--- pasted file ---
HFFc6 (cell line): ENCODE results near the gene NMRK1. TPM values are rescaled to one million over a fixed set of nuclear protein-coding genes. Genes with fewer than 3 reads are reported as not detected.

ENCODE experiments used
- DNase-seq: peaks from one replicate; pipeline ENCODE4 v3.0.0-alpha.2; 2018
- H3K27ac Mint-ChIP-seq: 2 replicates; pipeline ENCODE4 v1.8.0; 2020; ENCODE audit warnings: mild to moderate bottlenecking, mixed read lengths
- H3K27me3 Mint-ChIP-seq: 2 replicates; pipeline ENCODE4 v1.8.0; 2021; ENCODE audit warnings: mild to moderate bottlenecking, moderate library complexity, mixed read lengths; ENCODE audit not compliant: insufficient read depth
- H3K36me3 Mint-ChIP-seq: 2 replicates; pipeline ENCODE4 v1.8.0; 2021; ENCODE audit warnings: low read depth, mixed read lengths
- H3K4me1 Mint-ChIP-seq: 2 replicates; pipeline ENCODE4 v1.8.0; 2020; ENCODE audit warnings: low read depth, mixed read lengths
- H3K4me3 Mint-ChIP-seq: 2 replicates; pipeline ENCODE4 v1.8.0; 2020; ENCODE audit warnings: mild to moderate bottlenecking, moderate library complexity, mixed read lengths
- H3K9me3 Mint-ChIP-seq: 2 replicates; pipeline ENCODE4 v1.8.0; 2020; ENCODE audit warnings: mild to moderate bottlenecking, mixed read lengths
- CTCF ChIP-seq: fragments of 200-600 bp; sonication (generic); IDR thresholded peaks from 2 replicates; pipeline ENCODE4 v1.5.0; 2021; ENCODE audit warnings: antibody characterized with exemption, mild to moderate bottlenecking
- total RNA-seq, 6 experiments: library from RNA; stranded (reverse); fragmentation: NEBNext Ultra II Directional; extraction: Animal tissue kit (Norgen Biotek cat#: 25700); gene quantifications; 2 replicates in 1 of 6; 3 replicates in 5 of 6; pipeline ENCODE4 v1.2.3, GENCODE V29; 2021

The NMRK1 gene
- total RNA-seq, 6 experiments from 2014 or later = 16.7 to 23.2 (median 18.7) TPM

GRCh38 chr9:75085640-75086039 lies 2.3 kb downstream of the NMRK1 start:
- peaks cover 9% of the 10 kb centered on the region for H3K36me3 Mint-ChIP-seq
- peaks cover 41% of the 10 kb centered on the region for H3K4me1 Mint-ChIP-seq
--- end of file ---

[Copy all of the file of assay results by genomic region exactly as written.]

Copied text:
HFFc6 (cell line): ENCODE results near the gene NMRK1. TPM values are rescaled to one million over a fixed set of nuclear protein-coding genes. Genes with fewer than 3 reads are reported as not detected.

ENCODE experiments used
- DNase-seq: peaks from one replicate; pipeline ENCODE4 v3.0.0-alpha.2; 2018
- H3K27ac Mint-ChIP-seq: 2 replicates; pipeline ENCODE4 v1.8.0; 2020; ENCODE audit warnings: mild to moderate bottlenecking, mixed read lengths
- H3K27me3 Mint-ChIP-seq: 2 replicates; pipeline ENCODE4 v1.8.0; 2021; ENCODE audit warnings: mild to moderate bottlenecking, moderate library complexity, mixed read lengths; ENCODE audit not compliant: insufficient read depth
- H3K36me3 Mint-ChIP-seq: 2 replicates; pipeline ENCODE4 v1.8.0; 2021; ENCODE audit warnings: low read depth, mixed read lengths
- H3K4me1 Mint-ChIP-seq: 2 replicates; pipeline ENCODE4 v1.8.0; 2020; ENCODE audit warnings: low read depth, mixed read lengths
- H3K4me3 Mint-ChIP-seq: 2 replicates; pipeline ENCODE4 v1.8.0; 2020; ENCODE audit warnings: mild to moderate bottlenecking, moderate library complexity, mixed read lengths
- H3K9me3 Mint-ChIP-seq: 2 replicates; pipeline ENCODE4 v1.8.0; 2020; ENCODE audit warnings: mild to moderate bottlenecking, mixed read lengths
- CTCF ChIP-seq: fragments of 200-600 bp; sonication (generic); IDR thresholded peaks from 2 replicates; pipeline ENCODE4 v1.5.0; 2021; ENCODE audit warnings: antibody characterized with exemption, mild to moderate bottlenecking
- total RNA-seq, 6 experiments: library from RNA; stranded (reverse); fragmentation: NEBNext Ultra II Directional; extraction: Animal tissue kit (Norgen Biotek cat#: 25700); gene quantifications; 2 replicates in 1 of 6; 3 replicates in 5 of 6; pipeline ENCODE4 v1.2.3, GENCODE V29; 2021

The NMRK1 gene
- total RNA-seq, 6 experiments from 2014 or later = 16.7 to 23.2 (median 18.7) TPM

GRCh38 chr9:75085640-75086039 lies 2.3 kb downstream of the NMRK1 start:
- peaks cover 9% of the 10 kb centered on the region for H3K36me3 Mint-ChIP-seq
- peaks cover 41% of the 10 kb centered on the region for H3K4me1 Mint-ChIP-seq